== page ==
Welcome to Hollow Town, yet another strange town encountered by brothers Wirt and Greg and their traveling companions, Beatrice the bluebird and Sir Hopsalot the frog, on their endless journey to return home.
Surrounded by dense woods filled with trees covered in creepy eyes, Hollow Town is inhabited by wooden doll people. This doesn’t seem to bother our main characters, except for the fact that all the food in town is also made from wood. Wirt is doing his best to keep an eye on his younger brother as they try to find a map or get directions home, but Greg is impossible to keep in line. Greg’s carelessness and childish antics are racking up a lot of debt in town—he breaks a grandmother’s teapot while Wirt is supposed to be babysitting her grandchildren, insults the tailor he asked to teach him to sew, and upsets the weaver who’s supposed to be teaching him weaving. Feeling responsible for his younger brother and eager to prove that he is a mature young man and not a child, Wirt takes ownership of these debts and intends to pay up. But it seems that the townsfolk are expecting a lot more of Wirt than he may be willing to give.
While Over the Garden Wall has a multi-volume series and a few original graphic novels, this comic is a standalone book that can be read outside of the main series, with a new creative team as well. However, this book is just a taste of Wirt and Greg’s adventures, and I would encourage librarians to collect all Over the Garden Wall volumes, such as Distillatoria and Tome of the Unknown. Hollow Town has a different style than the animated series or other comics, but it’s still charming and a little bit reminiscent of the game Animal Crossing.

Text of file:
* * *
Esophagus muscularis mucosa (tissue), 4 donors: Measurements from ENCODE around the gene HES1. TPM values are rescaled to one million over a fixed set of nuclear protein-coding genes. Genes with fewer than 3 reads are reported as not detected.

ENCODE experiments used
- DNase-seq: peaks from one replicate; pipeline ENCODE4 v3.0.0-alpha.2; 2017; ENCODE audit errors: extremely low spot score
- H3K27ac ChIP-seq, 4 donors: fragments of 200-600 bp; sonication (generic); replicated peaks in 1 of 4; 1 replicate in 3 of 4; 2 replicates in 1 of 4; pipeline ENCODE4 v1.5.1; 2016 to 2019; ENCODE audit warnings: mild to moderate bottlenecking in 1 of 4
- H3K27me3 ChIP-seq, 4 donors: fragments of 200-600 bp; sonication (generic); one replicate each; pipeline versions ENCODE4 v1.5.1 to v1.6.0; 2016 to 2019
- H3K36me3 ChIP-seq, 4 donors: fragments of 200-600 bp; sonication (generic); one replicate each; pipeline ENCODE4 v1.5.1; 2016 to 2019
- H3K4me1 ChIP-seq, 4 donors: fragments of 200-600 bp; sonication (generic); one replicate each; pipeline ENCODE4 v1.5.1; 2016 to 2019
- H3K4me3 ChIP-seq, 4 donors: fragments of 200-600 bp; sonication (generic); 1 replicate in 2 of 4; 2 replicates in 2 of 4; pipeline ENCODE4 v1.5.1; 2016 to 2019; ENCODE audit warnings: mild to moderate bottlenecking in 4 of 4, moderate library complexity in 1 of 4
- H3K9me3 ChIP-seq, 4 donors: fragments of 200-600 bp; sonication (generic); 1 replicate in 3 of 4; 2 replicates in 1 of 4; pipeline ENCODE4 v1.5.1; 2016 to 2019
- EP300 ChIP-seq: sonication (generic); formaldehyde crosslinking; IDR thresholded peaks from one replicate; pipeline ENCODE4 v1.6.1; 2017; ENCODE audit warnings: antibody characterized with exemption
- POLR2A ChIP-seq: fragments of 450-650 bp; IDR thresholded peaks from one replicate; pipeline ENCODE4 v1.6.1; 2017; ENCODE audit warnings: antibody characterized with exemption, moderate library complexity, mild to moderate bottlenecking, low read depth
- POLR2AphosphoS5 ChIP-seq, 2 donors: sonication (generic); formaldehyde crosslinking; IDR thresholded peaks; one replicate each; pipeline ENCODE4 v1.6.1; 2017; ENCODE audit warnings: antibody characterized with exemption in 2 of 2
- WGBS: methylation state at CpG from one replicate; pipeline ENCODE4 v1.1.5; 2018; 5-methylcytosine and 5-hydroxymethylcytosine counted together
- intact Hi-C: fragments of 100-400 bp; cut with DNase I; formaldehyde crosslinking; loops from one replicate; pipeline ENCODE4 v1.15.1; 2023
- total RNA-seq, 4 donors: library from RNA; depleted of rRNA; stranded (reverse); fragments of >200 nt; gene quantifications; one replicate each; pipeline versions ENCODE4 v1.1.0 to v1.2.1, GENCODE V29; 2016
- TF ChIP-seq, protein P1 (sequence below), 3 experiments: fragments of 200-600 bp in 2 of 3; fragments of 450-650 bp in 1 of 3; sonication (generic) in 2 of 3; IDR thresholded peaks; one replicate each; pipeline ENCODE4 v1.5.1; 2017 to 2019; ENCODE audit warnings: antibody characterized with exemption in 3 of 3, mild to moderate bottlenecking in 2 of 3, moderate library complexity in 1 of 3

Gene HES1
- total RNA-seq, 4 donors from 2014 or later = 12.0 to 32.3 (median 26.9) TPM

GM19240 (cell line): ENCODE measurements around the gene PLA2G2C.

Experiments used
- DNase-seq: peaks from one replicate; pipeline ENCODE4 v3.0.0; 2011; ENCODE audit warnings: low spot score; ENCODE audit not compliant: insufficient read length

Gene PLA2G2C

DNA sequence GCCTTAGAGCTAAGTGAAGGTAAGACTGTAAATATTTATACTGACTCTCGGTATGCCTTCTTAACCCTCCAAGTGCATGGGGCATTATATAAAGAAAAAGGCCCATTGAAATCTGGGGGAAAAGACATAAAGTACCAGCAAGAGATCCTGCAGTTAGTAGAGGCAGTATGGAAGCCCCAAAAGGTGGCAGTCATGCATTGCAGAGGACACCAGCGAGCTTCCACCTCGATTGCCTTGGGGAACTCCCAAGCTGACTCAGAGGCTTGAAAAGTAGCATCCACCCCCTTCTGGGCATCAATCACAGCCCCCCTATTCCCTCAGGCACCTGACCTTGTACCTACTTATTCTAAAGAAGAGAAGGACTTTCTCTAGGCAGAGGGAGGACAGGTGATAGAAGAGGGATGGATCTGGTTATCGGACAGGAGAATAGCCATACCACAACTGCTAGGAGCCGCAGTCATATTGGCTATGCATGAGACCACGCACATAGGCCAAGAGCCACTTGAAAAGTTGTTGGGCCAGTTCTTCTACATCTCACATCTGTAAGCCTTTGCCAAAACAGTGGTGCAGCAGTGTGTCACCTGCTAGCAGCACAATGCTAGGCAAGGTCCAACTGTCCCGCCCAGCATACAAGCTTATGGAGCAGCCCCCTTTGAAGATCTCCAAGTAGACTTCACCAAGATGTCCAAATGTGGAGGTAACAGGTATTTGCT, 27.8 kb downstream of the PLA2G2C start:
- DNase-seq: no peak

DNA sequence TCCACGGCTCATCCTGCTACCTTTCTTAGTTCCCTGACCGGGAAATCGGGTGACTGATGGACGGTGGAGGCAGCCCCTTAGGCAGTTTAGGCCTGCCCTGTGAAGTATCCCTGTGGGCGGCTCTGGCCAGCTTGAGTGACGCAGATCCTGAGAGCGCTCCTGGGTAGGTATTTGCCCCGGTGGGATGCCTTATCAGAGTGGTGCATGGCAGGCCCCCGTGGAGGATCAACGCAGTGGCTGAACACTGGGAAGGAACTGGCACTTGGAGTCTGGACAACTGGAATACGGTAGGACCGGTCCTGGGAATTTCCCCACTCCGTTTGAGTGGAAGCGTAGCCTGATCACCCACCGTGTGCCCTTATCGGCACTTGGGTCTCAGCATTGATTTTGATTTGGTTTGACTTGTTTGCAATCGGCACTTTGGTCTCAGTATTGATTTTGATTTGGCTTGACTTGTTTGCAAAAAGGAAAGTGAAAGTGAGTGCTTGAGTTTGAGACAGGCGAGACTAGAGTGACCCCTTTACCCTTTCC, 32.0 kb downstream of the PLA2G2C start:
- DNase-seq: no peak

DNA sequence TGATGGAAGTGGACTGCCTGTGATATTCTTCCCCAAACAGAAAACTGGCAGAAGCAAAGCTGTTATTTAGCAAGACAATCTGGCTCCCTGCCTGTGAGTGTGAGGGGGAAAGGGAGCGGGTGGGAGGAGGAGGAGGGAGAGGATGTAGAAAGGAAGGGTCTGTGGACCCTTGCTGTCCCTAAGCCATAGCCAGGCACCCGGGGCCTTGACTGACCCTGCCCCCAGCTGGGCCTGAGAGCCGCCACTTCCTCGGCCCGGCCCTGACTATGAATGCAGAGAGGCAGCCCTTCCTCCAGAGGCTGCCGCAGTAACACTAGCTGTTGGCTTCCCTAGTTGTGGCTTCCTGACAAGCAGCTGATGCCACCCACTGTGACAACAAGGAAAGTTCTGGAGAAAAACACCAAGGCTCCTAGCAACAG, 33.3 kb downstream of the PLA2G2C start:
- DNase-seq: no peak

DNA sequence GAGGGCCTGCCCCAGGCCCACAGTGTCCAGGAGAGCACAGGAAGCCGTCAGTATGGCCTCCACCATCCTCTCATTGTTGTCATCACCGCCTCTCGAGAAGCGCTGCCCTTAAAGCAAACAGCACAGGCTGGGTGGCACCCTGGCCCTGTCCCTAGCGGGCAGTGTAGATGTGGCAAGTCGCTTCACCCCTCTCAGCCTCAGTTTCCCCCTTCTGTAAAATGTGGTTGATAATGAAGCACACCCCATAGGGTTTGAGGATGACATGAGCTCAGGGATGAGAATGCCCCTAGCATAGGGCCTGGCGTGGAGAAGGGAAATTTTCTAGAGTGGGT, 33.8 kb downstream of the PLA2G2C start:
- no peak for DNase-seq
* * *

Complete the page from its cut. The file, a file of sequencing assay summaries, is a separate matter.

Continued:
Monlongo is not afraid to play with panels: Beatrice’s wings might reach into the gutter as she swoops in to talk to Wirt, and Wirt’s oversized red hat may extend past the borders of the panels. A character looking out a six-paneled window in one comic panel is followed by the reverse shot re-created in six comic panels, with the gutter acting as the frame of the window. Some of my favorite pages are the two page spreads following the characters meandering through the woods or through town, echoing their somewhat disorganized and non-linear journey to get home. These creative choices keep the art fresh and intriguing, increasing the reader’s engagement with the story.
The writing is a bit verbose; the dialogue could have been streamlined to improve the pacing of the story. The extra dialogue makes some of the jokes and sarcasm feel a bit forced—the back and forth between characters doesn’t flow like a natural conversation, so this slows the reader down unnecessarily, seeming disjointed at times with the art. But the characters are as cheeky and wholesome as ever, and I’m happy for the chance to follow them on another adventure.
Hollow Town will help readers sate the craving for a seasonal fall read without having to repeatedly revisit the animated series. Recommended for readers who like Lumberjanes, Gravity Falls, The Backstagers, and other slightly fantastical adventures for kids.
Over the Garden Wall: Hollow Town
By Celia Lowenthal
Art by Jorge Monlongo
BOOM! Studios, 2019
Publisher Age Rating: 9-12 years old